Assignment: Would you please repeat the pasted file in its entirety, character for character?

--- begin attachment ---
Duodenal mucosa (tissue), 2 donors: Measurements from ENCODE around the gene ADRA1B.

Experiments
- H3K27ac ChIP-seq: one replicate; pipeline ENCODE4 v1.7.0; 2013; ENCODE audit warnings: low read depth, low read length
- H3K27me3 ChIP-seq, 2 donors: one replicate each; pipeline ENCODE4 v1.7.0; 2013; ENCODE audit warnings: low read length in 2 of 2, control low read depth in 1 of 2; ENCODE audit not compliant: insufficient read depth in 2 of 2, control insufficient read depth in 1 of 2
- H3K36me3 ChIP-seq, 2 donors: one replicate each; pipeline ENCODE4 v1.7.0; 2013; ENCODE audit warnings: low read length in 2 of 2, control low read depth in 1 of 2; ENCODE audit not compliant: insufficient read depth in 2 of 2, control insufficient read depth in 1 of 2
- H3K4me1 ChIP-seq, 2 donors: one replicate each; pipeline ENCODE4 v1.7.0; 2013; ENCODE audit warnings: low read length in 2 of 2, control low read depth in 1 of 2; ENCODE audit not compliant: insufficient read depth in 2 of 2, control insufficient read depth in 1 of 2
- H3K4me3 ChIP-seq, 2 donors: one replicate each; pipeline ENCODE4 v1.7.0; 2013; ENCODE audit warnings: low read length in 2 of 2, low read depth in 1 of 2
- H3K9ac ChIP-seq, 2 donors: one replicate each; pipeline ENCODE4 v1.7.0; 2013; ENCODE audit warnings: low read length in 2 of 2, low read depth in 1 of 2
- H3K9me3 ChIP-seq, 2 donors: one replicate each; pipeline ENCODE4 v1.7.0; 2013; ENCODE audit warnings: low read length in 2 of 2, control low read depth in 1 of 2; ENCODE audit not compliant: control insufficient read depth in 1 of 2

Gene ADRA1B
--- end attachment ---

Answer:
Duodenal mucosa (tissue), 2 donors: Measurements from ENCODE around the gene ADRA1B.

Experiments
- H3K27ac ChIP-seq: one replicate; pipeline ENCODE4 v1.7.0; 2013; ENCODE audit warnings: low read depth, low read length
- H3K27me3 ChIP-seq, 2 donors: one replicate each; pipeline ENCODE4 v1.7.0; 2013; ENCODE audit warnings: low read length in 2 of 2, control low read depth in 1 of 2; ENCODE audit not compliant: insufficient read depth in 2 of 2, control insufficient read depth in 1 of 2
- H3K36me3 ChIP-seq, 2 donors: one replicate each; pipeline ENCODE4 v1.7.0; 2013; ENCODE audit warnings: low read length in 2 of 2, control low read depth in 1 of 2; ENCODE audit not compliant: insufficient read depth in 2 of 2, control insufficient read depth in 1 of 2
- H3K4me1 ChIP-seq, 2 donors: one replicate each; pipeline ENCODE4 v1.7.0; 2013; ENCODE audit warnings: low read length in 2 of 2, control low read depth in 1 of 2; ENCODE audit not compliant: insufficient read depth in 2 of 2, control insufficient read depth in 1 of 2
- H3K4me3 ChIP-seq, 2 donors: one replicate each; pipeline ENCODE4 v1.7.0; 2013; ENCODE audit warnings: low read length in 2 of 2, low read depth in 1 of 2
- H3K9ac ChIP-seq, 2 donors: one replicate each; pipeline ENCODE4 v1.7.0; 2013; ENCODE audit warnings: low read length in 2 of 2, low read depth in 1 of 2
- H3K9me3 ChIP-seq, 2 donors: one replicate each; pipeline ENCODE4 v1.7.0; 2013; ENCODE audit warnings: low read length in 2 of 2, control low read depth in 1 of 2; ENCODE audit not compliant: control insufficient read depth in 1 of 2

Gene ADRA1B